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Academy hits switch on solar array

  • Published
  • By Don Branum
  • U.S. Air Force Academy Public Affairs
Officials with the Air Force Academy, Colorado Springs Utilities and SunPower Corp. flipped a switch signifying the official dedication of the Academy's 6-megawatt solar array in a ceremony June 13.

Academy Superintendent Lt. Gen. Michael C. Gould called the event significant because it demonstrates the partnership between the Academy and the local community to bring renewable energy to the Colorado Springs area.

"At the strategic level, a lot of us talk about getting serious about the renewable energy business," General Gould said. "We did it. This shows action and leadership at many levels. And it shows our 4,400 cadets -- the reason why we're all here -- what bold leadership is about and what making a commitment and taking action is all about."

The partnership to develop the array began at the federal level, with $18.3 million of American Recovery and Reinvestment Act funds set aside to build the facility. Colorado Springs Utilities won the contract, and SunPower oversaw the construction.

"The Air Force Academy is a treasure for Colorado Springs," said Colorado Springs Utilities CEO Jeff Forte, a Colorado Springs native. "So to work on this project as partners is just tremendous for us."

The solar array fits into the Academy's objective to generate 100 percent of its electricity needs on base by 2020 as part of the Defense Department's Net Zero Energy Installation initiative.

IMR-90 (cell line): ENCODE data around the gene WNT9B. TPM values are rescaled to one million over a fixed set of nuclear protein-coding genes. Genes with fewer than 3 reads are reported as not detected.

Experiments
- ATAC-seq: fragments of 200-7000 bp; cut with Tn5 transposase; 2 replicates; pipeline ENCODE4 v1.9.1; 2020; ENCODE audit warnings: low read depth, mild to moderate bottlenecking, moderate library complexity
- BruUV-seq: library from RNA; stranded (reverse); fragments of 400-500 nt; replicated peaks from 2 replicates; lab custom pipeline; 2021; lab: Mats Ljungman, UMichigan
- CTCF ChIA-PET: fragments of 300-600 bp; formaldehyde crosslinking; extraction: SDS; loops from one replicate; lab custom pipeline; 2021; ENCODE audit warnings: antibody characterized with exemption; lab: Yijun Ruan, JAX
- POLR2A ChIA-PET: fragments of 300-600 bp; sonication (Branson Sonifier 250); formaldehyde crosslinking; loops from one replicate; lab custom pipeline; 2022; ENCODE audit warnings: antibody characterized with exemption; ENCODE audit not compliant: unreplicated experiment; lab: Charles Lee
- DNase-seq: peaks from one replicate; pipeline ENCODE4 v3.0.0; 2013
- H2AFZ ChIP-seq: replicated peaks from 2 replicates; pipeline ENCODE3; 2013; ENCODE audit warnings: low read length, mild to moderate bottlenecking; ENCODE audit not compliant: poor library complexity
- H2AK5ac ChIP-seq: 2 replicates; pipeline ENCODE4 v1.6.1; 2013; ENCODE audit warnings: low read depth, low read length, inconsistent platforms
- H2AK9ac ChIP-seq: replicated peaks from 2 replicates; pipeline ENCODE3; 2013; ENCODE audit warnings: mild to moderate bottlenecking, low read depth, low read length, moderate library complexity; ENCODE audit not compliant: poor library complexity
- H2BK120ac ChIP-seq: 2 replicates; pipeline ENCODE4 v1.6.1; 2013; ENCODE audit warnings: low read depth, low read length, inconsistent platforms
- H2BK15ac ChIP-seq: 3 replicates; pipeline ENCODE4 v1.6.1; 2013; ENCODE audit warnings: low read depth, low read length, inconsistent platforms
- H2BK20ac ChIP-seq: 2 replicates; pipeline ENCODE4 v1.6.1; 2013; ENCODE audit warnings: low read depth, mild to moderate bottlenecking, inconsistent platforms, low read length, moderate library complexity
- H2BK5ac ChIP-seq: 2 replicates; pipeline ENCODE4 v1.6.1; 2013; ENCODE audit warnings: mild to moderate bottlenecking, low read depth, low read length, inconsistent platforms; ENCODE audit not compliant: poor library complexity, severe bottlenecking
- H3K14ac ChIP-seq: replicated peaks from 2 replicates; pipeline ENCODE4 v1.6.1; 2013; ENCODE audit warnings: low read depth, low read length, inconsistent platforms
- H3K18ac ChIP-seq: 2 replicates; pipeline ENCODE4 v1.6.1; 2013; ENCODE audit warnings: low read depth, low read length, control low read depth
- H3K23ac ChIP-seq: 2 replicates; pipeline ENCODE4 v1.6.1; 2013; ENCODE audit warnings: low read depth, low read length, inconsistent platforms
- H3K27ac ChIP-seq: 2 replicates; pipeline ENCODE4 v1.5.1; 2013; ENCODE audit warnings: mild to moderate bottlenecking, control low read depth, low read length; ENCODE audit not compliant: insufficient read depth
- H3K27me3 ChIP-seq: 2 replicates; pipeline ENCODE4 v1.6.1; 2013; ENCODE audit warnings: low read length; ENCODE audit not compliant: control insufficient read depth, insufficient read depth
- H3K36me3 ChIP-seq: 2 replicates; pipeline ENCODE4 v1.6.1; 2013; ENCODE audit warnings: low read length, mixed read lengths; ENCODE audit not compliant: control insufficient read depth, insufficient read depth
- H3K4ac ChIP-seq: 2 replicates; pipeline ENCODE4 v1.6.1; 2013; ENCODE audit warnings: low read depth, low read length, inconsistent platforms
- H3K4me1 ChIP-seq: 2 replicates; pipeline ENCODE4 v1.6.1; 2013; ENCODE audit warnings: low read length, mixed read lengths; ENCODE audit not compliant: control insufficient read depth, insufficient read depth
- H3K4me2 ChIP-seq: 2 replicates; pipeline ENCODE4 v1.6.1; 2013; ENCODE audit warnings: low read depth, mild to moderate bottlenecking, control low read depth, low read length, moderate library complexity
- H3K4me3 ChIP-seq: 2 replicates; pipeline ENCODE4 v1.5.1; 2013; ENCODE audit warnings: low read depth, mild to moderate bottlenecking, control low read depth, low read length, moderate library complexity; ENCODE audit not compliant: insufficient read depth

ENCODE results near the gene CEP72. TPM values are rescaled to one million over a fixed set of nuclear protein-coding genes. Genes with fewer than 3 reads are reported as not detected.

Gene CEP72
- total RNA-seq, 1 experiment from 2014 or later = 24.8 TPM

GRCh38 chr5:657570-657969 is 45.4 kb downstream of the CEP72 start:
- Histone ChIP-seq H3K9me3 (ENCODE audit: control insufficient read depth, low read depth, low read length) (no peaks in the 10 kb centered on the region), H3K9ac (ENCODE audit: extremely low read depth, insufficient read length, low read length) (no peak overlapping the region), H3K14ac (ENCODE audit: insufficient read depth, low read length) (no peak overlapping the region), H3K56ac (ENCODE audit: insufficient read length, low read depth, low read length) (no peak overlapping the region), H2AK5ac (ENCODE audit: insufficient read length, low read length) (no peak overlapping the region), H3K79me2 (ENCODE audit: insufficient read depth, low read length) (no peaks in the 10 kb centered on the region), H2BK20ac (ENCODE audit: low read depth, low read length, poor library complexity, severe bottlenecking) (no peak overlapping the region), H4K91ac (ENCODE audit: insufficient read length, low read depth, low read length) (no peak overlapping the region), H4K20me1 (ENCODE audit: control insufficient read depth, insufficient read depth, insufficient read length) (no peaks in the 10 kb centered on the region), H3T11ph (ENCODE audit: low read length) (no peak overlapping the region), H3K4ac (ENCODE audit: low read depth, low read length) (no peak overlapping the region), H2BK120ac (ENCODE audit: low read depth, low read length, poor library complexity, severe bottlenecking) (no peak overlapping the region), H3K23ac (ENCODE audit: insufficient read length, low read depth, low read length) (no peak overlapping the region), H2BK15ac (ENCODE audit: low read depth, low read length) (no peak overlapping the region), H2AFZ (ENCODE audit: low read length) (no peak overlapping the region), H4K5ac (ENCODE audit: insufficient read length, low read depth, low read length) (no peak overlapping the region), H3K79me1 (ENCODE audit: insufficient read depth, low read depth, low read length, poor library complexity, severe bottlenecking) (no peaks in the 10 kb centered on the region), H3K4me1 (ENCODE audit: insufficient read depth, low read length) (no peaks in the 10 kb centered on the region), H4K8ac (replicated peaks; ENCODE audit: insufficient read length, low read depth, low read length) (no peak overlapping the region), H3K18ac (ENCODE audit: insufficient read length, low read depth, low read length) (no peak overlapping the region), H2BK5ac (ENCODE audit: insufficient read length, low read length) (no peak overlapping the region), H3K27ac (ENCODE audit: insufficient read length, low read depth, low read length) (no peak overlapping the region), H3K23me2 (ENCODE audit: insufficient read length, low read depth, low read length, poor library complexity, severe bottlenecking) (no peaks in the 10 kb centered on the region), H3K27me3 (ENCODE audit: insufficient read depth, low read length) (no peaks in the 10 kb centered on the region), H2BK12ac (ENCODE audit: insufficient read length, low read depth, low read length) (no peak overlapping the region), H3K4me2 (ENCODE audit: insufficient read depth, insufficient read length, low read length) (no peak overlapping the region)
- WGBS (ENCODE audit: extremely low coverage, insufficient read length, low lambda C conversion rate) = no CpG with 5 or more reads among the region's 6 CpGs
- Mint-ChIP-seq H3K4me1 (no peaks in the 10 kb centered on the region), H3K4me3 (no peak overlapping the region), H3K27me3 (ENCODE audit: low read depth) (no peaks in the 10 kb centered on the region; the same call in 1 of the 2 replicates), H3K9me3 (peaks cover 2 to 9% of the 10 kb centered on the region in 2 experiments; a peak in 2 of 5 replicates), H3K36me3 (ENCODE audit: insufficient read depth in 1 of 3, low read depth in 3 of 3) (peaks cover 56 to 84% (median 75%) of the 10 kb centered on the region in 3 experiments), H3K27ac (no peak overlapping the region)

It also helps the city of Colorado Springs move toward its goal of producing 20 percent of its energy through renewable sources by 2020, Mr. Forte said.

General Gould credited several officials with the 10th Air Base Wing and the contractors for their partnership in the solar-array project. He also credited Russ Hume, the Academy's energy czar, for his involvement.

"Russ, your leadership, your push and your drive has made all this happen," General Gould said.

Because the government paid the construction and maintenance costs up front, the Academy will receive the electricity at no cost throughout the facility's lifetime, Mr. Hume said. Moreover, the array will generate the most electricity during peak times of the day, when electricity is most expensive. This will save the Academy as much as $1 million per year over the course of the array's 25-year design lifetime.

Mr. Hume said the array constitutes about 11 percent of the Academy's overall electricity needs: about 12,000 megawatt-hours per year, or enough to power more than 1,200 average homes.

The facility has also presented opportunities for cadets and will continue to do so, Mr. Hume said.

"Cadets have been involved with this project from the beginning," he said. "They were involved with determining the most logical sites for placement of the array."

Cadets are also involved with researching improvements in photovoltaic technology and cyclical wave energy, Mr. Hume said.

General Gould said the solar array brings the Academy closer to its Net Zero goal, but much work still remains.

"We have to meet this Net Zero goal by 2020, and we're going to continue with the partnerships to make it all happen," he said.